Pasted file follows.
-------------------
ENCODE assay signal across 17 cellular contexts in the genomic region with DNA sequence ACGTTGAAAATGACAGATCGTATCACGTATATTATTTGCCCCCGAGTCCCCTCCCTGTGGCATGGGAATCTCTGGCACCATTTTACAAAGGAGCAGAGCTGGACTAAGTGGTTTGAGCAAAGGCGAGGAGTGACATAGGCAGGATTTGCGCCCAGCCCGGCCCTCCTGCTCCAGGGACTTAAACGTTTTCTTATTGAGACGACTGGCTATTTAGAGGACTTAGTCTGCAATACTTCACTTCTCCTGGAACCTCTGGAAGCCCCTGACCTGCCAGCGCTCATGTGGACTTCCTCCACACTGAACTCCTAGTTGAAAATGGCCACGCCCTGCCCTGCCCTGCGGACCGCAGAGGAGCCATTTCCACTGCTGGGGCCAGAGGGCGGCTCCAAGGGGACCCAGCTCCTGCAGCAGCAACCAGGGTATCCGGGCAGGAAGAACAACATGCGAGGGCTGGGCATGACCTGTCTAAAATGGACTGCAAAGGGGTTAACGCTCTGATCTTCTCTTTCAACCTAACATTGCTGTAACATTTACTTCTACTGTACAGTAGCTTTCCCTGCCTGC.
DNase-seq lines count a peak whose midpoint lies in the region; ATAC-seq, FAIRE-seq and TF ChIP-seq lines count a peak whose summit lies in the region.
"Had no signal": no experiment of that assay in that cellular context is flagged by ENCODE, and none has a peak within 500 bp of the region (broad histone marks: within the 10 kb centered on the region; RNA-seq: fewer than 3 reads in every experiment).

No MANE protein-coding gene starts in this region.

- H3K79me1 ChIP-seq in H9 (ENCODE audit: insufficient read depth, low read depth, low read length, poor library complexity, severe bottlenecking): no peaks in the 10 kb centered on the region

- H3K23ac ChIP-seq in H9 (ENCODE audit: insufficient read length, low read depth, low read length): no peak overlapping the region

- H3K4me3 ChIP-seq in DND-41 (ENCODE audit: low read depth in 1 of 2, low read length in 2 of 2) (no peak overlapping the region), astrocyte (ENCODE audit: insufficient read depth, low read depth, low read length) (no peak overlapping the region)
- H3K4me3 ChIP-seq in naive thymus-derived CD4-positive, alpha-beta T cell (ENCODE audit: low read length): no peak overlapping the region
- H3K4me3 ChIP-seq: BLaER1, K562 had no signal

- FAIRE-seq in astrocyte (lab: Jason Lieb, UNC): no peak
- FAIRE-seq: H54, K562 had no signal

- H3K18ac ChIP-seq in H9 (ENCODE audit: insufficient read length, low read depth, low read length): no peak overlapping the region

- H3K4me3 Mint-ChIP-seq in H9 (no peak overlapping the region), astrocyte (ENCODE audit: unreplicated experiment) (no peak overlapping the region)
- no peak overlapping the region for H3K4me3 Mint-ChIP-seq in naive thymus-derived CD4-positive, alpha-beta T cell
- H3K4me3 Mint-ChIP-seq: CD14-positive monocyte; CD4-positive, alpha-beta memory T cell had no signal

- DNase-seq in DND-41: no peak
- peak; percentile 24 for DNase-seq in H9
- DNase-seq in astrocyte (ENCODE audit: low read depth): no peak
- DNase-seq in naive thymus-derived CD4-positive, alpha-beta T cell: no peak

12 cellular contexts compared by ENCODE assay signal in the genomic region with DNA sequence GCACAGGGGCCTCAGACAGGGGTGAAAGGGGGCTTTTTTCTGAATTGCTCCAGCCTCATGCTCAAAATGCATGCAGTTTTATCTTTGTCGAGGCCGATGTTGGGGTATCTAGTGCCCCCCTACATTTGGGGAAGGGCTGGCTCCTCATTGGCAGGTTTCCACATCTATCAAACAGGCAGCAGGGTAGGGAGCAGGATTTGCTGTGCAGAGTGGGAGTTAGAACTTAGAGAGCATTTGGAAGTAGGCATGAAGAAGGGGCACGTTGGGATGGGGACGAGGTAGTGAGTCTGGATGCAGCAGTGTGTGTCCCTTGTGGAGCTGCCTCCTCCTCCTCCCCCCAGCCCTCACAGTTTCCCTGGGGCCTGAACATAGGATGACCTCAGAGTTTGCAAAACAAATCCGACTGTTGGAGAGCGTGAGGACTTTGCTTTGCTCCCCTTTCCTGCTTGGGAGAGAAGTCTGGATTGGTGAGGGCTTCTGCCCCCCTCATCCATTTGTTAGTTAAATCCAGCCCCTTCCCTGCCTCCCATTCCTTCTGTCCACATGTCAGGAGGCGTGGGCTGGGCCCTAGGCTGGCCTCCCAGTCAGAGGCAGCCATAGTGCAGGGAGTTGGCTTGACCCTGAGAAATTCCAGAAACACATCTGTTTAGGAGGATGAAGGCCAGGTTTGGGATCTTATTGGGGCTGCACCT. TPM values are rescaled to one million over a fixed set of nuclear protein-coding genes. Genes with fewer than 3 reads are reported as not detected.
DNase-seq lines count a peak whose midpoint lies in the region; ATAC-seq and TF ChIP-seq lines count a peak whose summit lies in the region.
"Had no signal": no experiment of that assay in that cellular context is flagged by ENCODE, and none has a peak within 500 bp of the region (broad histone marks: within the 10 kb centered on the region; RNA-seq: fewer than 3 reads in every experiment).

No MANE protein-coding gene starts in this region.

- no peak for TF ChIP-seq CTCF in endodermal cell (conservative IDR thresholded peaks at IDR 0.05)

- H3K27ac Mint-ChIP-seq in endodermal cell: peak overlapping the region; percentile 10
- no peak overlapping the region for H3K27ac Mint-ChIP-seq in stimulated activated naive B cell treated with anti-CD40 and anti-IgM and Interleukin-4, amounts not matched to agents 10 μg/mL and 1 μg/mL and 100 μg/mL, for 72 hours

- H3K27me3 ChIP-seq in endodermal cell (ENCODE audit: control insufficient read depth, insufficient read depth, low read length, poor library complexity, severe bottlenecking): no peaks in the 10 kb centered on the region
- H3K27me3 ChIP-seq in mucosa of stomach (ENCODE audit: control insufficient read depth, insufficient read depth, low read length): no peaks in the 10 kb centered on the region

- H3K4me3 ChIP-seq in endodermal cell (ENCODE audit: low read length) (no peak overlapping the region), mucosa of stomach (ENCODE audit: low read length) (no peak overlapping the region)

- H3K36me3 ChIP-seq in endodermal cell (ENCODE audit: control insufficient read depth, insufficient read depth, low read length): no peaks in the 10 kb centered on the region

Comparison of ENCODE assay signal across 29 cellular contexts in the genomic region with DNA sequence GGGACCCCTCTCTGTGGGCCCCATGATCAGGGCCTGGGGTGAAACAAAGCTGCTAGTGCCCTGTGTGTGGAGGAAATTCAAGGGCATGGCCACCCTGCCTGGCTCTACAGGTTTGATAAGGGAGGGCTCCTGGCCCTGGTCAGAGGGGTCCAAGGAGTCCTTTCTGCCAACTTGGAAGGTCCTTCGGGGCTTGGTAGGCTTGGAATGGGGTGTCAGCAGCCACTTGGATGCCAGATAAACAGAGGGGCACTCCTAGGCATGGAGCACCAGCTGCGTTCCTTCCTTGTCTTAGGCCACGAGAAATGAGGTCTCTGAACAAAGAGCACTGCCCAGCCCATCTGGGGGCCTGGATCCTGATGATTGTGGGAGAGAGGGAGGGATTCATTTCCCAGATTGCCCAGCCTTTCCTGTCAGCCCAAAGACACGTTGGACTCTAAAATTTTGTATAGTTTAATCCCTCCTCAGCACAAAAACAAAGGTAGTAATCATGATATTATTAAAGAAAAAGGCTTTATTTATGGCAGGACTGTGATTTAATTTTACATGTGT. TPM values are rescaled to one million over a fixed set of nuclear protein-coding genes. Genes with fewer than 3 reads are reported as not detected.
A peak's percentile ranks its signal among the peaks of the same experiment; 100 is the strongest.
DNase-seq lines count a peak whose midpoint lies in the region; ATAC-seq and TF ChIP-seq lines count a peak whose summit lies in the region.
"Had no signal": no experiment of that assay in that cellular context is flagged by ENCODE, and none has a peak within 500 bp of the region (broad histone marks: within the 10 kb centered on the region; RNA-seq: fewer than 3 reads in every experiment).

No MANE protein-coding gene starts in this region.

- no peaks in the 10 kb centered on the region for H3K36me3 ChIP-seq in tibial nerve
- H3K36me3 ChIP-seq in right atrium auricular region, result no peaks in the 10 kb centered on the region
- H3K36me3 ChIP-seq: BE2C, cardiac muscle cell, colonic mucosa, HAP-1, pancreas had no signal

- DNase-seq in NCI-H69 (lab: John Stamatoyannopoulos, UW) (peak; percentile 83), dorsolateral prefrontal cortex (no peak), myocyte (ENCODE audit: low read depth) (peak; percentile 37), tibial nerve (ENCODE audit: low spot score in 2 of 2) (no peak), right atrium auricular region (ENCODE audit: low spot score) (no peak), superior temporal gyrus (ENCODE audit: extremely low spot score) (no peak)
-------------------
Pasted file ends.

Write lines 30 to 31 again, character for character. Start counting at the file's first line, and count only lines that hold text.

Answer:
- H3K36me3 ChIP-seq in endodermal cell (ENCODE audit: control insufficient read depth, insufficient read depth, low read length): no peaks in the 10 kb centered on the region

Comparison of ENCODE assay signal across 29 cellular contexts in the genomic region with DNA sequence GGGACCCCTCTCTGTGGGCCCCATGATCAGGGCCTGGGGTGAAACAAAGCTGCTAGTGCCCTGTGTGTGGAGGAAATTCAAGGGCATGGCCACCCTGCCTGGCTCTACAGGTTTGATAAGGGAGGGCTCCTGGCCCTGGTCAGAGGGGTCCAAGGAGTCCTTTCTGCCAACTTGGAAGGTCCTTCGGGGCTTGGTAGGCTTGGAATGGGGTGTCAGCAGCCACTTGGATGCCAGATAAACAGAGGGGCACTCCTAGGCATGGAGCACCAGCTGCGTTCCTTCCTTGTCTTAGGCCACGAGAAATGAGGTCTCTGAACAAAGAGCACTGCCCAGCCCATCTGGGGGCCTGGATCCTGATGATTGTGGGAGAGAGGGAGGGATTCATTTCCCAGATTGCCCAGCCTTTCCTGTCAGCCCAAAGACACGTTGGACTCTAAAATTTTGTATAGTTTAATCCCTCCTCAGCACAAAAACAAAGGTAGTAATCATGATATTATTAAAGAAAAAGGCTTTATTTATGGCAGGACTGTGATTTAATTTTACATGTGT. TPM values are rescaled to one million over a fixed set of nuclear protein-coding genes. Genes with fewer than 3 reads are reported as not detected.